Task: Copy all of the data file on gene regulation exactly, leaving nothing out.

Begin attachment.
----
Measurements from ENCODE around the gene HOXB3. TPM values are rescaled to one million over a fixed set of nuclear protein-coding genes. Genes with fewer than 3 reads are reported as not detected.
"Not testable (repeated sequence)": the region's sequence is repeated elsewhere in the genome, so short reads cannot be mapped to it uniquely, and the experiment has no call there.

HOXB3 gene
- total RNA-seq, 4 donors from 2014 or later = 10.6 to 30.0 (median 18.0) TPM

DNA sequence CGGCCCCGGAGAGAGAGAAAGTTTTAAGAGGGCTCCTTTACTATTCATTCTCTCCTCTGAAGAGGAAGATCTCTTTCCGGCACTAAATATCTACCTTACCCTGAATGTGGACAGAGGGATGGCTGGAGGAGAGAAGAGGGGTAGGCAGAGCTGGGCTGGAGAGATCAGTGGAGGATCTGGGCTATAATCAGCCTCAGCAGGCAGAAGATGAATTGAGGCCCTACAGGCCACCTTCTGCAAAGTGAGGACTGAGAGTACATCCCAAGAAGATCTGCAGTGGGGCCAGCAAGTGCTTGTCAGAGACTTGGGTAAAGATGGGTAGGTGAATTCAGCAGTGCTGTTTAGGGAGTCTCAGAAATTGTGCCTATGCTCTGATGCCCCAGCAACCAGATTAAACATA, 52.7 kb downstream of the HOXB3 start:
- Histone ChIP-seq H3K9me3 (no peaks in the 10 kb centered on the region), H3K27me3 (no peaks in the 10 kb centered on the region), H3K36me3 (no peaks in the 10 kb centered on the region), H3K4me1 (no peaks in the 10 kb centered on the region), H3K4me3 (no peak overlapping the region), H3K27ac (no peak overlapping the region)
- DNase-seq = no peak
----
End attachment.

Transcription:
Measurements from ENCODE around the gene HOXB3. TPM values are rescaled to one million over a fixed set of nuclear protein-coding genes. Genes with fewer than 3 reads are reported as not detected.
"Not testable (repeated sequence)": the region's sequence is repeated elsewhere in the genome, so short reads cannot be mapped to it uniquely, and the experiment has no call there.

HOXB3 gene
- total RNA-seq, 4 donors from 2014 or later = 10.6 to 30.0 (median 18.0) TPM

DNA sequence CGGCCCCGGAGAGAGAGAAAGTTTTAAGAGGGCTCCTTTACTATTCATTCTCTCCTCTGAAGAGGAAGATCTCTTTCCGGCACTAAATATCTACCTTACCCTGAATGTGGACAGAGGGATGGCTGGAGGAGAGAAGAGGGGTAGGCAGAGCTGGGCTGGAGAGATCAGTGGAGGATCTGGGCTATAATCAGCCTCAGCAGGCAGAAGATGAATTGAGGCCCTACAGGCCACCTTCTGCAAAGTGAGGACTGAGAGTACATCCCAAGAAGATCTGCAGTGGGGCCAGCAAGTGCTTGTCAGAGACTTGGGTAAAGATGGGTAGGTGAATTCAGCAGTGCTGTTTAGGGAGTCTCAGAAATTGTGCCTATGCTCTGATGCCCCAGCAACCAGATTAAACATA, 52.7 kb downstream of the HOXB3 start:
- Histone ChIP-seq H3K9me3 (no peaks in the 10 kb centered on the region), H3K27me3 (no peaks in the 10 kb centered on the region), H3K36me3 (no peaks in the 10 kb centered on the region), H3K4me1 (no peaks in the 10 kb centered on the region), H3K4me3 (no peak overlapping the region), H3K27ac (no peak overlapping the region)
- DNase-seq = no peak